Ezyhealth: Another sickness you’ve shared about is depression, which you have had a personal struggle with. How did the depression start and how do you handle it now?

Karen: Today is a pretty ‘okay’ day. Sometimes when it’s difficult, I stay home. It started with post-natal depression with my older child, Rachel. Rachel is 18 and Olivia is nine. I had Rachel in England, and I was all alone. I didn’t realise I was suffering from post-natal depression until two to three years later. I never took any medication because I thought it would turn me into a zombie. It got better as Rachel grew up. I’ve always been prone to being low and depressed anyway. Then Olivia was born and it was completely different. I had everyone around me – my maid, my mother, friends and work – and I still had post-natal

Mind your Body talked to me about it. After the interview came out, Rachel came home crying one day. She was about ten. Two girls at school said to her, “You were the one who made your mother sick.” That was when I realised, all the more I should talk about it. Dr Helen Chen, who is in charge of KK Women’s and Children’s Hospital’s Mental Wellness service, called me to help out with a forum on pre-natal depression. It’s important that people talk about it.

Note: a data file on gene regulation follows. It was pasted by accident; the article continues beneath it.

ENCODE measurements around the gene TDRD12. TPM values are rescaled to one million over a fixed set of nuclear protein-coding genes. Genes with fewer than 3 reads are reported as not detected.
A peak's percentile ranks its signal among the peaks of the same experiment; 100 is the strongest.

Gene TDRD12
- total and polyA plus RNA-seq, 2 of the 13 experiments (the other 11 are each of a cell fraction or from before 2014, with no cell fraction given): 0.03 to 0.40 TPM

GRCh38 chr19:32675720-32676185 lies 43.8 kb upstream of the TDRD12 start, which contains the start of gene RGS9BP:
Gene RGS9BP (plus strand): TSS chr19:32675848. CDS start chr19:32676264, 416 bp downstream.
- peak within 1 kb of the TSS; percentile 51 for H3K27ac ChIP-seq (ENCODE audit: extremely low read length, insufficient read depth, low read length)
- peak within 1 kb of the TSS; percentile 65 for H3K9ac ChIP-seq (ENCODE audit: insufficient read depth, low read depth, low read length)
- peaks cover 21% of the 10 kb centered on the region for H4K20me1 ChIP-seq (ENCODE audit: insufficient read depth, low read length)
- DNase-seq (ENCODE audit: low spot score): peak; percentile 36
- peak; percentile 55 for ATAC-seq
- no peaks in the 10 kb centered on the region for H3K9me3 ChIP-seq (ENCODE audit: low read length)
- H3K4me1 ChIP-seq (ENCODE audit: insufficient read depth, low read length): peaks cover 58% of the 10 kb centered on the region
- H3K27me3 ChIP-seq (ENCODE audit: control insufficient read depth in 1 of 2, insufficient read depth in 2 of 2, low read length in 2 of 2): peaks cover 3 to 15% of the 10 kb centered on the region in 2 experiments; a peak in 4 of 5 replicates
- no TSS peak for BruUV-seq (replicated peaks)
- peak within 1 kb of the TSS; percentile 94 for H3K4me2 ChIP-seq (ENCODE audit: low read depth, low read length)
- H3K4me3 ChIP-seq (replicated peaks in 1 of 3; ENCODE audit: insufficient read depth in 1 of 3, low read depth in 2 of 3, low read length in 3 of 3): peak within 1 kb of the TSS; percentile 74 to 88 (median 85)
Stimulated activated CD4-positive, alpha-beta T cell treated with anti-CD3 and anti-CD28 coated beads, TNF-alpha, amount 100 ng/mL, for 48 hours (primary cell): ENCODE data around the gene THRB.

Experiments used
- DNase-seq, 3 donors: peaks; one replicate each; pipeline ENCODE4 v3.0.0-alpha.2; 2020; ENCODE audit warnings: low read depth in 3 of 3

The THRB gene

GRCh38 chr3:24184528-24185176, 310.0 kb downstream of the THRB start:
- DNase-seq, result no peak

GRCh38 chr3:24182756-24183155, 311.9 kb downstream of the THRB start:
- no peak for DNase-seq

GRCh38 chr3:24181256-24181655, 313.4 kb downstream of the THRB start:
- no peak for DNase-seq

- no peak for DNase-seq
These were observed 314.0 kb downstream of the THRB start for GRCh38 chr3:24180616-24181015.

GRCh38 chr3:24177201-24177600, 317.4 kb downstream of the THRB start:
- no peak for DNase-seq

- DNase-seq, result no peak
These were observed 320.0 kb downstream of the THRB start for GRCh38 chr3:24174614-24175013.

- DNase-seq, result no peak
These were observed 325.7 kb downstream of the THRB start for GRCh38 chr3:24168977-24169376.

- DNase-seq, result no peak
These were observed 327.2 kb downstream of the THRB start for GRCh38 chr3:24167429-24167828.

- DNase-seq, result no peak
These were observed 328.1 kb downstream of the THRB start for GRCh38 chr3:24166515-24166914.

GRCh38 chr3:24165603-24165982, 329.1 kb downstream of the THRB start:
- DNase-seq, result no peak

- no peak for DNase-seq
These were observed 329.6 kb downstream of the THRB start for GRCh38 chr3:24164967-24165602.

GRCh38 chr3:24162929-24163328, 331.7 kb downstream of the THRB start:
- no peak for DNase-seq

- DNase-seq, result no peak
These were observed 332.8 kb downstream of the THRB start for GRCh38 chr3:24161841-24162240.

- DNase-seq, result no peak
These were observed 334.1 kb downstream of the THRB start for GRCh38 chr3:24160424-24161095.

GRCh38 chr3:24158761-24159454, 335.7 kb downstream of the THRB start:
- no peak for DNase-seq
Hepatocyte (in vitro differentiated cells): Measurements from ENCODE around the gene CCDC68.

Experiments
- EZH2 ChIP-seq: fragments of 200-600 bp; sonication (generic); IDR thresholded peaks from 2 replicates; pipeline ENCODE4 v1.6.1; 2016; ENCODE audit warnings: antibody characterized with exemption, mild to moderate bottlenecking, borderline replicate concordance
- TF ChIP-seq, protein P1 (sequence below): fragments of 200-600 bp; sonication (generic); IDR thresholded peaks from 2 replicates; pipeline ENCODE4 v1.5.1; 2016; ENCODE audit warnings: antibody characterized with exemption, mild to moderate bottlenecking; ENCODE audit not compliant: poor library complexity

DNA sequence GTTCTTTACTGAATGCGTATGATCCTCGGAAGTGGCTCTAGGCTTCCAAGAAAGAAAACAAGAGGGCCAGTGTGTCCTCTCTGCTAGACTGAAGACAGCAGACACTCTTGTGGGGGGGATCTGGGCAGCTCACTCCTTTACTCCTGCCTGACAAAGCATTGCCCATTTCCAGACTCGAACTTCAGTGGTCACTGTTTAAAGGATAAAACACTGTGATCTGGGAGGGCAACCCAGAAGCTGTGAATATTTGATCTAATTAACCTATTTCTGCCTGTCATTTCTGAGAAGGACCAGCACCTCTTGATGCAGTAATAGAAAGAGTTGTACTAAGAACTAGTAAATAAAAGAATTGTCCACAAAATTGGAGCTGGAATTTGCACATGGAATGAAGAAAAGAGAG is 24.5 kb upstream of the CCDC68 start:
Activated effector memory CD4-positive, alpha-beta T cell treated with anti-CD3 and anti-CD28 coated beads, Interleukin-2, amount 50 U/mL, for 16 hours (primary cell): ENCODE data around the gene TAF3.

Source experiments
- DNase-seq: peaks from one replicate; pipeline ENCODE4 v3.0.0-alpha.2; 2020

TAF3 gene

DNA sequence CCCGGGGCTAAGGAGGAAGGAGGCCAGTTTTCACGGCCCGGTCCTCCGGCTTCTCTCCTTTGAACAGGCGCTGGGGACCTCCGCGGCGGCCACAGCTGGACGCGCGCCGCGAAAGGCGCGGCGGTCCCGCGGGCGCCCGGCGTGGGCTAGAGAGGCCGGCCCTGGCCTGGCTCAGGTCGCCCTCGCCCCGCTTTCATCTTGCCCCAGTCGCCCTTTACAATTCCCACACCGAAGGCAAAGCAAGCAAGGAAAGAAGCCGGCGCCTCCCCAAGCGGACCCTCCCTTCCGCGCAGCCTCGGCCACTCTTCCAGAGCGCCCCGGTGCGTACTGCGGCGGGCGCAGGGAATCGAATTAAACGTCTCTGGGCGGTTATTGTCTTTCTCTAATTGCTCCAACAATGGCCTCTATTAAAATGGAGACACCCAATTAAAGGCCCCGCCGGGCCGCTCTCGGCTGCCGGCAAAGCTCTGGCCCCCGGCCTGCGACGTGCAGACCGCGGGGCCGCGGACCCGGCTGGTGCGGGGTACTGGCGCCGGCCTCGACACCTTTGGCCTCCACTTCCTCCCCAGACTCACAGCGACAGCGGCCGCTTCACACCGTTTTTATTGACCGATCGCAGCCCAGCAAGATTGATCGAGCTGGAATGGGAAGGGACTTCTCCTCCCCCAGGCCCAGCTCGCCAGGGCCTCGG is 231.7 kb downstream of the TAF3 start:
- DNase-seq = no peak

Where we live, perfection and success are so important. To be depressed and not be able to look after your child is such failure. No one can deal with it. People say, “What’s wrong with you? Your baby is healthy. You don’t have to worry about working. Your husband can support you. Why are you depressed?” I have no reason – that’s why I know it’s an illness.

Now, I tell my girls about it. Sometimes Rachel will say, “Are you all right? How are things?” and I’ll say, “Not so good today.” and she’ll just sit next to me and play. We don’t say anything. Or Olivia will say, “Are you okay, Mama?” and I’ll say, “Today, I’m not so happy.” She’ll just draw me a picture. They need to know that their mum doesn’t have to be super great all the time and that Mama can have good and bad days.

Ezyhealth: You have pretty strong ideas about how you want your kids to be raised. What are some of the rules you’ve taught them?

Karen:I bring them up to be children that I like to be with. I don’t have many rules but I do have specific ones that they have to keep, like you must greet people before you eat, and you cannot tell lies. Other than that, whatever they want to do, I say “yes”. It’s like a credit card system. You can sign all you want but you have to pay. They don’t have any tuition or enrichment classes. People complain that their children have too many activities. They have to go for ballet, art or swimming. You don’t have to, it’s a choice.